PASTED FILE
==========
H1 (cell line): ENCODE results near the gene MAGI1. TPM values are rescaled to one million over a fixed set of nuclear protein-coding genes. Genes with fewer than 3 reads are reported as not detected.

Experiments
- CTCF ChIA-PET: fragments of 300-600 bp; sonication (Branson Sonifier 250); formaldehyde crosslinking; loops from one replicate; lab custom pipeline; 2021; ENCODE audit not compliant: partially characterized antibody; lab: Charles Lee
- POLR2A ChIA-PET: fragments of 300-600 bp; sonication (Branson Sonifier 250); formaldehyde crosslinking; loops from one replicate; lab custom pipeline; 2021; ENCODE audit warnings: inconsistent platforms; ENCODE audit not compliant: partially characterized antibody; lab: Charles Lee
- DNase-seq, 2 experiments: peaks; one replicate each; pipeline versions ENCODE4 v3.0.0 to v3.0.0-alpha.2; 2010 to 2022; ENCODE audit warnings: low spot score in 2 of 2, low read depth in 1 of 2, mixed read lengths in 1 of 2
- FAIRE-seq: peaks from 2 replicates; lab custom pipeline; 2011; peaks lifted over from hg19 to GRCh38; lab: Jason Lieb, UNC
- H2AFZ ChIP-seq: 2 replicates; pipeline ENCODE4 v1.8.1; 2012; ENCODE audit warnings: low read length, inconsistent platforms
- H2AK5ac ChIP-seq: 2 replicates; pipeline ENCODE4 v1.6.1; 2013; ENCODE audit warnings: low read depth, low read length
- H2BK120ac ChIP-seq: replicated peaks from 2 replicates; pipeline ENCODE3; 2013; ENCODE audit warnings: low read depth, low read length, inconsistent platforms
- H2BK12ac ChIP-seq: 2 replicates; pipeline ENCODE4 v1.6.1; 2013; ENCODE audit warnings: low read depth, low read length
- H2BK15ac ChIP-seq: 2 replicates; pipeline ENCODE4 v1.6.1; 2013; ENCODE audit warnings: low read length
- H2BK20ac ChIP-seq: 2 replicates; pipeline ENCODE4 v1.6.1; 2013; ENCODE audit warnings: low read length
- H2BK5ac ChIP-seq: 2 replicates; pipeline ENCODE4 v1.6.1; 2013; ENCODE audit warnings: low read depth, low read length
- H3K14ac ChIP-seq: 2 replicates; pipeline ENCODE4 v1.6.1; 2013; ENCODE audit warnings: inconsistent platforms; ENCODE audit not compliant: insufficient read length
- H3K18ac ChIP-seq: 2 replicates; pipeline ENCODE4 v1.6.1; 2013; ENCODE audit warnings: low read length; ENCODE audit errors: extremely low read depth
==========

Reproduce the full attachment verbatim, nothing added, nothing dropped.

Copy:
H1 (cell line): ENCODE results near the gene MAGI1. TPM values are rescaled to one million over a fixed set of nuclear protein-coding genes. Genes with fewer than 3 reads are reported as not detected.

Experiments
- CTCF ChIA-PET: fragments of 300-600 bp; sonication (Branson Sonifier 250); formaldehyde crosslinking; loops from one replicate; lab custom pipeline; 2021; ENCODE audit not compliant: partially characterized antibody; lab: Charles Lee
- POLR2A ChIA-PET: fragments of 300-600 bp; sonication (Branson Sonifier 250); formaldehyde crosslinking; loops from one replicate; lab custom pipeline; 2021; ENCODE audit warnings: inconsistent platforms; ENCODE audit not compliant: partially characterized antibody; lab: Charles Lee
- DNase-seq, 2 experiments: peaks; one replicate each; pipeline versions ENCODE4 v3.0.0 to v3.0.0-alpha.2; 2010 to 2022; ENCODE audit warnings: low spot score in 2 of 2, low read depth in 1 of 2, mixed read lengths in 1 of 2
- FAIRE-seq: peaks from 2 replicates; lab custom pipeline; 2011; peaks lifted over from hg19 to GRCh38; lab: Jason Lieb, UNC
- H2AFZ ChIP-seq: 2 replicates; pipeline ENCODE4 v1.8.1; 2012; ENCODE audit warnings: low read length, inconsistent platforms
- H2AK5ac ChIP-seq: 2 replicates; pipeline ENCODE4 v1.6.1; 2013; ENCODE audit warnings: low read depth, low read length
- H2BK120ac ChIP-seq: replicated peaks from 2 replicates; pipeline ENCODE3; 2013; ENCODE audit warnings: low read depth, low read length, inconsistent platforms
- H2BK12ac ChIP-seq: 2 replicates; pipeline ENCODE4 v1.6.1; 2013; ENCODE audit warnings: low read depth, low read length
- H2BK15ac ChIP-seq: 2 replicates; pipeline ENCODE4 v1.6.1; 2013; ENCODE audit warnings: low read length
- H2BK20ac ChIP-seq: 2 replicates; pipeline ENCODE4 v1.6.1; 2013; ENCODE audit warnings: low read length
- H2BK5ac ChIP-seq: 2 replicates; pipeline ENCODE4 v1.6.1; 2013; ENCODE audit warnings: low read depth, low read length
- H3K14ac ChIP-seq: 2 replicates; pipeline ENCODE4 v1.6.1; 2013; ENCODE audit warnings: inconsistent platforms; ENCODE audit not compliant: insufficient read length
- H3K18ac ChIP-seq: 2 replicates; pipeline ENCODE4 v1.6.1; 2013; ENCODE audit warnings: low read length; ENCODE audit errors: extremely low read depth